I think in the beginning there was — justifiably, as I didn’t come from the industry — there was a lot for me to learn, even though I’m the one that’s signing the paychecks and hiring and all of that. So I think some of those lessons are learned regardless of the position, which are: just listen more than you talk, learn and study hard, try to gain people’s respect. And that handles a lot of that discrimination.
But early on in my career — and again, this is in the mid to late ’80s — you just wouldn’t believe the things that happened. I had a regional manager before he promoted me, asked me what my family plans were in terms of having children.
I had a salesperson throw a bar soap at me and say “Listen, little lady, I don’t know who you are to come in here and tell me where to put my soap.” We were working out shelf space in a grocery store, and he was a 60-plus-year-old man who had been in the industry for 30 years, and he didn’t tolerate a little 22-year-old coming in and trying to push her weight around.
But nothing too bad. I mean, when I was promoted into management after a couple of years in the sales industry, those were still the days where you would have nightly dinner meetings, and then all the guys would go to the strip bars afterward.
So I had to make a decision, you know, do I play along, or do I stand my ground and what I felt comfortable with? And that’s what I did. I probably missed out on some, you know, conversation there or whatever, but I just thought my own moral standards were more important.
And I think that message relates to today — anytime that discrimination comes up. You’re in a position where you’re uncomfortable, it’s that moral dilemma. Do you stand up for what you believe in, regardless of the consequences?
Do you stop and say, “Hey, you know, I’m not comfortable with that. I’m not going to allow that to continue”? And it takes a lot of courage.
It does. I think that’s probably one of the hardest things, is for a woman to speak up.
Yeah, it definitely is. And we talk about this in our association a lot too, being an advocate for yourself. And there’s ways to go about it where you don’t ruffle a lot of feathers, but you make your feelings known — not forcing somebody into a corner, which makes people very defensive.
You know, you kind of just vocalize where your feelings are and what you’re willing to accept or not accept. It makes it difficult. It’s not easy.
So, obviously networking in your industry has provided you a lot of help in your career.
Yeah, it really has. We’ve done all kinds of things with the organization, whether it’s monthly lunches or, as president, I instituted the first “speed networking.” You’ve heard of speed dating? We did speed networking: We lined up on a table and moved through with a purpose in mind, like “What one word of advice?” or “Who’s one person I could call?” So it’s been really helpful.
So how did that go over? Everybody like it?
It was good. It was really, really good. We had about 24 and in a room, got business cards, and some people found mentors, which they were seeking. So it was a cool exercise! I think any organization could do it once a year.
Finding your strengths: Advice for women making their way in business
Do you have any advice that you would give other women in the industry or those that are still going through school and trying to make a career decision?
Study hard, work hard, and try to figure out ways where you can help and go outside of what your normal responsibilities are to make a name for yourself.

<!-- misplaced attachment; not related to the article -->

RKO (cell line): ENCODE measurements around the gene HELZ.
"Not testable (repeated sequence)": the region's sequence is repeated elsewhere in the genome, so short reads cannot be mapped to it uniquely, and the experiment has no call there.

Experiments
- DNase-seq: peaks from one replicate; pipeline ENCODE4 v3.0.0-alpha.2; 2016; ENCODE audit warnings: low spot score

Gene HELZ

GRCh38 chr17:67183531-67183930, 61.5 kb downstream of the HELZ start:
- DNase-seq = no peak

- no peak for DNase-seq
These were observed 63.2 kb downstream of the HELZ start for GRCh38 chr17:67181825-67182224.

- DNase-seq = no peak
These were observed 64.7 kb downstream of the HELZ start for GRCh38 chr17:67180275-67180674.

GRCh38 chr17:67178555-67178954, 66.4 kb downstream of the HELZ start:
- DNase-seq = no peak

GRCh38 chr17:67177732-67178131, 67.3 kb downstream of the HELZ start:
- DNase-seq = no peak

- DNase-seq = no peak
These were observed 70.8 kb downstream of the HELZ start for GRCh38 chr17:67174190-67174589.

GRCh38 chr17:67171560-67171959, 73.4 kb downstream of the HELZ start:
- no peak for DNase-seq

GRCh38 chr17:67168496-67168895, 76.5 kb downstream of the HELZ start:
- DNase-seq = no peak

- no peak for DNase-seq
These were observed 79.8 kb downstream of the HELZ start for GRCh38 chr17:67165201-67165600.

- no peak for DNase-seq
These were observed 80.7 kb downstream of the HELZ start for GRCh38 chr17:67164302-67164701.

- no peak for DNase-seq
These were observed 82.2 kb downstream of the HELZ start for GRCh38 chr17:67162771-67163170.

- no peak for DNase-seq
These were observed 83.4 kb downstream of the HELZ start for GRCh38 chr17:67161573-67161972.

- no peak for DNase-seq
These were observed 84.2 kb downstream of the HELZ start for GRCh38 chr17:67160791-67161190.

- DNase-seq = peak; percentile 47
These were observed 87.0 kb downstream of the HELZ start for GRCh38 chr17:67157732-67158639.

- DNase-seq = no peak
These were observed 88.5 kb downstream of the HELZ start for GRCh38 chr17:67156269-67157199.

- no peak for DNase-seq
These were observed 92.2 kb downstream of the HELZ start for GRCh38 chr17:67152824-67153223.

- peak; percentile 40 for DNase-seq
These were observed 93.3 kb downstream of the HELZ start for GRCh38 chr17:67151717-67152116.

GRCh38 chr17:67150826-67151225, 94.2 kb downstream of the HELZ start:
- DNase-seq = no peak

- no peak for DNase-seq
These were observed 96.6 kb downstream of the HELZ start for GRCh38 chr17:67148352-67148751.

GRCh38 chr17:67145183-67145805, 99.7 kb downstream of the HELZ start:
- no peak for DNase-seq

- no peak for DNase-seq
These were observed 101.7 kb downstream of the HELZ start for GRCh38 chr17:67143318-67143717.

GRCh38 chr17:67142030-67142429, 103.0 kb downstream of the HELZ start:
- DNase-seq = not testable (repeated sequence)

One of the things I learned with my Vistage group was kind of a decision tree. You imagine a tree trunk and the branches and the leaves, and so when you’re learning that you first started a position, you go “Okay, well, I don’t know what I can do.”
Every company is different and you’re learning those expectations. So with the visual of the trees, the leaves are the decisions that you make every day without telling your boss about, and you need to know what those are, right?
Then the branches are the type of decision that you can make, but you need to tell somebody about it — it might involve money, time, or resources.
Then finding out those tree trunk decisions: What are the decisions that you are not supposed to make without somebody to bounce off those ideas, or you might not even be a part of making those decisions.
So if you can think of that visually, as a new employee or a woman in any industry, I think it’s important to know what the expectations are.
A lot of women, even when they’re going through college, they really don’t know there are positions in construction other than just standing on the road holding a sign. What kind of encouragement or advice would you give them?
A lot of universities have career fairs. And that’s great, and not a lot of pressure. You can go by a table and get information. But you know, really looking at what your skill set is — whether it’s construction or another field — where are your strengths?
Are you somebody that’s really organized and you like planning events or a timetable? Are you really good with money? Project managers can be in any type of field.
Or you know, do you like the administrative side, being detail-oriented, having a problem or a project? Just working through what went wrong, what are things that I can contribute that I can figure out and find solutions?
Those types of jobs are available and construction, in addition to accounting, sales, or marketing. Social media is a big thing these days, so a lot of companies are looking for that younger generation that’s very comfortable with technology to be able to reach out to their customers — whether that’s their social media or writing blogs.
So it’s not just strapping on a tool belt anymore. And for most companies, I think that’s going to be one of the big changes in the future to continue, that we’re going to continue to rely on technology.
So finding those out, everybody looks for people on either social media or other avenues — Craigslist, Indeed, and word of mouth. Get a LinkedIn profile, and get a professional picture taken. Don’t do a snapshot in your bathroom, you know? Really work on that, and being a thought leader — and it doesn’t matter if you’re 21 years old, you’re an expert in something.
Keeping construction business up with the times
2020 and the ongoing effects of the COVID-19 pandemic have thrown many hurdles at companies like Vanguard, but Cindy has made sure her team is working closer than ever and continuing to succeed despite these challenges. By embracing the benefits of technology and relying on her strong team and network of other industry-leading women, Cindy has continued to adapt and thrive.
As Cindy emphasized, technology is changing fast, and many construction contractors and companies are playing catch-up to stay at the forefront. Embracing technology has benefits for anyone in the construction industry, whether it’s speeding up the payment process or helping professionals from all over the country network and learn from others.